I suspect, in fairness to the social worker, that he/she was trying to coax out of the boys the first expressions, so that she could move on from where they started. If they did not, she/he was probably reticent to continue. You, however, are dad. You know them (well, perhaps not like a soccer coach :)), and you know when you see things in their faces what they are going through and can react to that and adjust the conversation accordingly.

    But, as Za indicates, it is a conversation that needs to be had. The younger son is brighter than you might imagine and, I suspect, has already heard all of this from his older brother anyway, at least if they live in the same country. There is NO older brother in the world who does not want to lord it over his younger brother but who does not in time also have to divulge his 'secrets' in order to illustrate his superiority (I say that not as a soccer coach but as the oldest of six children, four of us brothers, once upon a time :)).

    Best wishes to your wife, to you, to your boys and to your family.

    Your obvious concern is something to admire.

    Take care,

    Joe
  • SonSon
    SonSon Member Posts: 174
    *Almost Worthless Social Worker
    The social worker that is coming to your home to facilitate the discussion of your wife's condition and the implications for your family is a failure at that task. Do not agree to have her come again - at least not for that task. A better solution is to call a licensed psychologist - and call around and ask for someone specifically familiar with death, dying and the grieving process - and have them visit your home, or pack up the kids to visit at his/her office.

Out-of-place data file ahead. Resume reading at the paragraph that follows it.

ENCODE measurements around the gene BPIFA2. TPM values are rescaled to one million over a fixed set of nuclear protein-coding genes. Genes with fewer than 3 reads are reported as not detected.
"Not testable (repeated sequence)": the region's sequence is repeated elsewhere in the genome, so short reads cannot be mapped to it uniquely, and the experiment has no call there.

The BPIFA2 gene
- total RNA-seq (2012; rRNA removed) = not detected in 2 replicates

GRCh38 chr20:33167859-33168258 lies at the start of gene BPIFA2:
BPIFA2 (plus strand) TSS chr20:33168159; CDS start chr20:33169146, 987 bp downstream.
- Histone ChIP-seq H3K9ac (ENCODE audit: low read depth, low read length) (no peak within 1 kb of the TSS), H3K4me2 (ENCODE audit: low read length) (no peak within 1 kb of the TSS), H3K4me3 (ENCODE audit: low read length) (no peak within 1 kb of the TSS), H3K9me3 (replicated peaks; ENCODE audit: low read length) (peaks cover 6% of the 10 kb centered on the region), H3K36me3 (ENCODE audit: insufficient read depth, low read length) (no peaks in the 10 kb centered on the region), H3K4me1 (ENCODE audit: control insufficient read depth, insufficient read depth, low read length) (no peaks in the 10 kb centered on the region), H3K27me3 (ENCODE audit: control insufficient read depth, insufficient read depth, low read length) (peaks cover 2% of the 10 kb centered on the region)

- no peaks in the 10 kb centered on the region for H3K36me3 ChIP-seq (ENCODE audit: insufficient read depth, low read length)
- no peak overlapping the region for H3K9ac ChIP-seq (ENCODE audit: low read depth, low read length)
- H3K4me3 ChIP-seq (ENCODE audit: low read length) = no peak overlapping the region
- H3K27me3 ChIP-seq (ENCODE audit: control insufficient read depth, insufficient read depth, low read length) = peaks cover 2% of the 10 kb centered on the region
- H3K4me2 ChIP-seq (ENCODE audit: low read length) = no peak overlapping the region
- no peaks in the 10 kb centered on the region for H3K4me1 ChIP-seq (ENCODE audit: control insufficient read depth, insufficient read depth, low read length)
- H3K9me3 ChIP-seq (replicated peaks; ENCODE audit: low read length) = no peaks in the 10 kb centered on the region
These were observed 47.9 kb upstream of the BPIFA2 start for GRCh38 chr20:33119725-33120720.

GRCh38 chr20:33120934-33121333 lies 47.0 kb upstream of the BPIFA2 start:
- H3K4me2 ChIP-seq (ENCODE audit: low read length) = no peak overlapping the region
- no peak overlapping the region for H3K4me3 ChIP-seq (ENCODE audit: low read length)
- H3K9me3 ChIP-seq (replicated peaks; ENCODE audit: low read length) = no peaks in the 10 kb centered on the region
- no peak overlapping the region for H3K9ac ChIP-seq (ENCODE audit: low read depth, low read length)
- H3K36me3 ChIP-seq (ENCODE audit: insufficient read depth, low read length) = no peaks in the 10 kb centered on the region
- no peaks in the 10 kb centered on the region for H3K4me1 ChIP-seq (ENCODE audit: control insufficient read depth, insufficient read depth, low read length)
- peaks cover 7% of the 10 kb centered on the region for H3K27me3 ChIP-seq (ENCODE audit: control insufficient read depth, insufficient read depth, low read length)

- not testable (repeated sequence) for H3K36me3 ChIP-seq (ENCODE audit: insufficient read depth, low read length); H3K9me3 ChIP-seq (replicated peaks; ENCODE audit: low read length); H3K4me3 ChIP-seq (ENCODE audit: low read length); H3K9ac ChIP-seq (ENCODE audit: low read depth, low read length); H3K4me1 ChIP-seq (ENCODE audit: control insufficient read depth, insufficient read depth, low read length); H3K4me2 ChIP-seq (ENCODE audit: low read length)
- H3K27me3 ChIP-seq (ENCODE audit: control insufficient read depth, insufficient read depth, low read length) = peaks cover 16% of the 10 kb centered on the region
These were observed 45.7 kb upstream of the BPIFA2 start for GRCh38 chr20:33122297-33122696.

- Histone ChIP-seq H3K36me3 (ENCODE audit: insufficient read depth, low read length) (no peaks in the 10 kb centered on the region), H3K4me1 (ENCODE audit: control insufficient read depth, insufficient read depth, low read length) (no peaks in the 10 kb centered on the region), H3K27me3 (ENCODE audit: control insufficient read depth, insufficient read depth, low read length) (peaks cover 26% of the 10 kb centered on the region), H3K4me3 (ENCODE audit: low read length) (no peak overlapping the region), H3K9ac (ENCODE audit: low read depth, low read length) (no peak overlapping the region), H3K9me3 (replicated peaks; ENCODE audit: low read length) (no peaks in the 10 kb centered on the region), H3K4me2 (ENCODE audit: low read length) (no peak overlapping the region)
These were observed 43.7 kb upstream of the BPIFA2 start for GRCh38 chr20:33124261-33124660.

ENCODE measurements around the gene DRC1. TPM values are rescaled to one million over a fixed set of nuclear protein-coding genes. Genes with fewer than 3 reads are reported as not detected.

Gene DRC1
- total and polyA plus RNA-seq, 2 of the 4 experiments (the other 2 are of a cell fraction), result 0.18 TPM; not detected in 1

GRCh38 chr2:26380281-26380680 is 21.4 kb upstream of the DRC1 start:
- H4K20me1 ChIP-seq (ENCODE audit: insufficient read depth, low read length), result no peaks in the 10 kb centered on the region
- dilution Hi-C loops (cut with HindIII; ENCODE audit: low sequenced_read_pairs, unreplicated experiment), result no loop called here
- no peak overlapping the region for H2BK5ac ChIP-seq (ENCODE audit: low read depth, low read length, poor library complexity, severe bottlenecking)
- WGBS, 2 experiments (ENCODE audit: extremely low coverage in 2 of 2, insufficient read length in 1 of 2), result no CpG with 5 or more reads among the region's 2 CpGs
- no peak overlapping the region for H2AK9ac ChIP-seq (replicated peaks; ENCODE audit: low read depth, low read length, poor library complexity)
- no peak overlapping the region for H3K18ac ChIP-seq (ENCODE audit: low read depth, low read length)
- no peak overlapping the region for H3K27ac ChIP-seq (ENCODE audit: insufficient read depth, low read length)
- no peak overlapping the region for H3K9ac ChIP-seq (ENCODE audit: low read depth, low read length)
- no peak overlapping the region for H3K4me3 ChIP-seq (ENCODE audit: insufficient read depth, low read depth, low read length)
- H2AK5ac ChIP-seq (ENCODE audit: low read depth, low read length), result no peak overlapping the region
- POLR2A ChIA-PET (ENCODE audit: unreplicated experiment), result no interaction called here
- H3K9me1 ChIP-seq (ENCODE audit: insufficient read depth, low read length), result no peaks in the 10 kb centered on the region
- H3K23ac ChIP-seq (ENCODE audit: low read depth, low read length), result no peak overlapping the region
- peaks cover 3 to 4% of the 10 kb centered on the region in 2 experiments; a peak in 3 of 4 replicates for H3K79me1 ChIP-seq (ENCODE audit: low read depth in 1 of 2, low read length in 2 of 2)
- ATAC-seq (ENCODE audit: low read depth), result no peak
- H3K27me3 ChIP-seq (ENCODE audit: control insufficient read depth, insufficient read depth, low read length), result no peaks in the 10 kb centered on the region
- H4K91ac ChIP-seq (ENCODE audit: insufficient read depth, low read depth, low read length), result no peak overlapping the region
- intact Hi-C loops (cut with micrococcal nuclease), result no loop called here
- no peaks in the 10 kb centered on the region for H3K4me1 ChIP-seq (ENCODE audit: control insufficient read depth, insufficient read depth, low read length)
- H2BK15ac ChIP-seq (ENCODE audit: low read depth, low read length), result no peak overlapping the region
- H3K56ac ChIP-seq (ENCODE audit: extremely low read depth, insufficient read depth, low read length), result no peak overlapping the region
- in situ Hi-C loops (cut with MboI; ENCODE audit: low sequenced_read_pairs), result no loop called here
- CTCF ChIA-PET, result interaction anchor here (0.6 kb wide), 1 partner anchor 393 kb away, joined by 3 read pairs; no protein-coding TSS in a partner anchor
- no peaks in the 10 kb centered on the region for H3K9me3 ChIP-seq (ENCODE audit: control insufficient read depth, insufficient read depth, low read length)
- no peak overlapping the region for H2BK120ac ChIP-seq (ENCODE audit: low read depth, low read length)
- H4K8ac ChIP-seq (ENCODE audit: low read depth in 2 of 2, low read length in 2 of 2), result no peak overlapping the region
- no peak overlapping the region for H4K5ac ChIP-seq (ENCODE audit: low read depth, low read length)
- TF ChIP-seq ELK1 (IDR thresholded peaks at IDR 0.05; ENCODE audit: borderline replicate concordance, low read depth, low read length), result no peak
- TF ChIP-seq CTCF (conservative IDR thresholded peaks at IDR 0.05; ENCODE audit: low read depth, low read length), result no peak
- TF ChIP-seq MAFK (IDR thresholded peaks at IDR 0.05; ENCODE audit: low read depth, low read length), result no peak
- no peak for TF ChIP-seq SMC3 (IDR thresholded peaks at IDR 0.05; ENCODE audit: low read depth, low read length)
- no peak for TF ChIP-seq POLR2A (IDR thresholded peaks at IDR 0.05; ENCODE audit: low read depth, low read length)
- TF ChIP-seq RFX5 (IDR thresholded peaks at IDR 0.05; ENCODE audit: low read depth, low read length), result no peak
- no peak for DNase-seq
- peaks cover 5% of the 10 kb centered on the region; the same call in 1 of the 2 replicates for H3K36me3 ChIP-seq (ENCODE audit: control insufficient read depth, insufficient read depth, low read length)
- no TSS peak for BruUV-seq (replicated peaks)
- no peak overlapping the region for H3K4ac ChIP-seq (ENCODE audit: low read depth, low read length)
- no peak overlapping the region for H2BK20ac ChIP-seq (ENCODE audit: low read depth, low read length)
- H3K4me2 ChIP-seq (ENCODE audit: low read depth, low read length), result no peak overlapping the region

Kids know, but visiting a few times - and periodically over the next year or two - will help the kids and you process the whole thing in a healthy constructive way.
    Fatima
  • faithandprayer
    faithandprayer Member Posts: 177
    Level With Him
    Hansie,
    I agree completely with Za. Your son deserves this conversation. And, as Joe has pointed out with great insight, his brother has already told him something.

    Perhaps this window of opportunity was meant to be left open? Perhaps it's a conversation meant to be had with you? In the most difficult of circumstances, the greatest bonds are formed.

    Prayers,
    KC
  • glasus
    glasus Member Posts: 34

    Level With Him
    Hansie,
    I agree completely with Za. Your son deserves this conversation. And, as Joe has pointed out with great insight, his brother has already told him something.

    Perhaps this window of opportunity was meant to be left open? Perhaps it's a conversation meant to be had with you? In the most difficult of circumstances, the greatest bonds are formed.

    Prayers,
    KC

    dealing with it
    We have three grown women, whom i call see no evil, hear no evil and speak no evil.sarcastily said, they ain't got a clue. ages 39, 37, 30.love em dearly.I am of no help to you and just venting i'm sorry. my problem is { how old or when do they grow up}?
  • sue Siwek
    sue Siwek Member Posts: 279
    now! they are your
    now! they are your children. you are the one that should tell them. they should be allowed to grieve and say good bye to their mother. there is comfort for the dying as well as the living when all is out in the open.